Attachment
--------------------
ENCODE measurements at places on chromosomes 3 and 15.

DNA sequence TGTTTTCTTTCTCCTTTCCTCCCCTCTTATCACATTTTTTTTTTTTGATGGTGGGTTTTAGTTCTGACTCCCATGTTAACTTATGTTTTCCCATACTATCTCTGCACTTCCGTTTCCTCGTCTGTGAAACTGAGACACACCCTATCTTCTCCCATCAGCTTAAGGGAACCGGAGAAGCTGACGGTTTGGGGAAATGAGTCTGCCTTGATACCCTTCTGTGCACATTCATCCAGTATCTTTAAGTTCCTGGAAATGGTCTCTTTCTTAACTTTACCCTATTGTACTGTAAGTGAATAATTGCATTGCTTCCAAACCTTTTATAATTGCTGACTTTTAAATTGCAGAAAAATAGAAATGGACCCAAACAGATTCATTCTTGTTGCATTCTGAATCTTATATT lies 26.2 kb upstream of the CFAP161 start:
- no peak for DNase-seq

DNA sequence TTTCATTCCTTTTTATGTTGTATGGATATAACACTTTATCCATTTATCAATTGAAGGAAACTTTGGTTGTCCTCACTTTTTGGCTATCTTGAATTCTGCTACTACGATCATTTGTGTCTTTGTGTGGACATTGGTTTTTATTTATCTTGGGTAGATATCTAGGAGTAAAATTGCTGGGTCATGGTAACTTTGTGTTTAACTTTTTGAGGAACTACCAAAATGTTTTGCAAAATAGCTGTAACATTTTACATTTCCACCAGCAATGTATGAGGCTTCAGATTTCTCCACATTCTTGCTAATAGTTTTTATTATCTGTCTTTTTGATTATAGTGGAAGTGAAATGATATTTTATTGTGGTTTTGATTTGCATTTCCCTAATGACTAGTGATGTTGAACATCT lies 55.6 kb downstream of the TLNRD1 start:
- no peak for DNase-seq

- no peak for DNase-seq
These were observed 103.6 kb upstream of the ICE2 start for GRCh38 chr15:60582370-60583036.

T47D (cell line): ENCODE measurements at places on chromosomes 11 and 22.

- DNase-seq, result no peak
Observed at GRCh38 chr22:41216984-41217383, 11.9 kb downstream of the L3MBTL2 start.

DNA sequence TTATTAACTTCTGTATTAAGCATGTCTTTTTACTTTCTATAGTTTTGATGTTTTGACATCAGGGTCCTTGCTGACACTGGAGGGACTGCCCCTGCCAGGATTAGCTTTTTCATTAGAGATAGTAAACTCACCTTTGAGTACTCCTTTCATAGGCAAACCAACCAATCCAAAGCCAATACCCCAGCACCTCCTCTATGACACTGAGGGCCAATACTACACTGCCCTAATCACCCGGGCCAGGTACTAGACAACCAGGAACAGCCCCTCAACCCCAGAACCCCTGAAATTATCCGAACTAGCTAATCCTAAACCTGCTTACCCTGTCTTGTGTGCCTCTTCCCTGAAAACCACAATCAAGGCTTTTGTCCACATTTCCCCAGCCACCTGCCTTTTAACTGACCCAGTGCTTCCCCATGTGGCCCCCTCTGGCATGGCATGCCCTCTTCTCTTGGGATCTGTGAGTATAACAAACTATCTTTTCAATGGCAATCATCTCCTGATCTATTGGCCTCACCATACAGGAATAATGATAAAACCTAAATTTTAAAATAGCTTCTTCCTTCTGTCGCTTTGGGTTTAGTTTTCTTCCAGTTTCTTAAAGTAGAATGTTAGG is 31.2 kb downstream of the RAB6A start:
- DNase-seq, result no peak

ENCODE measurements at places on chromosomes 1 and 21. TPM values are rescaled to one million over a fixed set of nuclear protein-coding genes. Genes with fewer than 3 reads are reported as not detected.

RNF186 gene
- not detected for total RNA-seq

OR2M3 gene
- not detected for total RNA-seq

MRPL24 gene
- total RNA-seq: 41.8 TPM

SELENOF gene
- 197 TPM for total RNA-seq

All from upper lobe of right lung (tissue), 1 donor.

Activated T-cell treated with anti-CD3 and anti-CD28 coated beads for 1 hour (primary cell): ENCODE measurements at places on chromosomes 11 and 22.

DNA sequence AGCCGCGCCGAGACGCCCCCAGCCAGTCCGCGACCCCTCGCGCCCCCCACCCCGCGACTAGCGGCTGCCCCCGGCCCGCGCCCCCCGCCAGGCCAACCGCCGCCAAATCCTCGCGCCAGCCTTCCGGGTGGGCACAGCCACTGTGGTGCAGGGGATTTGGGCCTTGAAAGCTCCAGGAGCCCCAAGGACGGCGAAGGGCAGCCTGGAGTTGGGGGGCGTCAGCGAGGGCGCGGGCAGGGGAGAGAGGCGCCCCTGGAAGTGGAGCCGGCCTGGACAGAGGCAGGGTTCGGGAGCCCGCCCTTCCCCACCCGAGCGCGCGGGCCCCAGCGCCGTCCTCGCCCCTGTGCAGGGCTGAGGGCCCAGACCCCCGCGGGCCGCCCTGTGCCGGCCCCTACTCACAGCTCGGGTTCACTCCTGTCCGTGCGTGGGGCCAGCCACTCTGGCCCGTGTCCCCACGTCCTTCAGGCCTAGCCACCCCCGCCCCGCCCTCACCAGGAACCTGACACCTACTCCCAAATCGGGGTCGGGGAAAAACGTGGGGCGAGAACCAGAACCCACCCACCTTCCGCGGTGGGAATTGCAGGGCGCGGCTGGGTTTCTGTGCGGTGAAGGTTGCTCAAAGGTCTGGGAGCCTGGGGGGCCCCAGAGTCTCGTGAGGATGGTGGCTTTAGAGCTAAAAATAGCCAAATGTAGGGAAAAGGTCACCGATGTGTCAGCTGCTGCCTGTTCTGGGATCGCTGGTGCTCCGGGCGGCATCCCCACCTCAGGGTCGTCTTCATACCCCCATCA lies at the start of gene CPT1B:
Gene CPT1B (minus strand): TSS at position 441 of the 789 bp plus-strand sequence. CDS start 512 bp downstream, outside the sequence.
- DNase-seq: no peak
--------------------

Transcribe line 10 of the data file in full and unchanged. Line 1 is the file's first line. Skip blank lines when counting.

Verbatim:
Observed at GRCh38 chr22:41216984-41217383, 11.9 kb downstream of the L3MBTL2 start.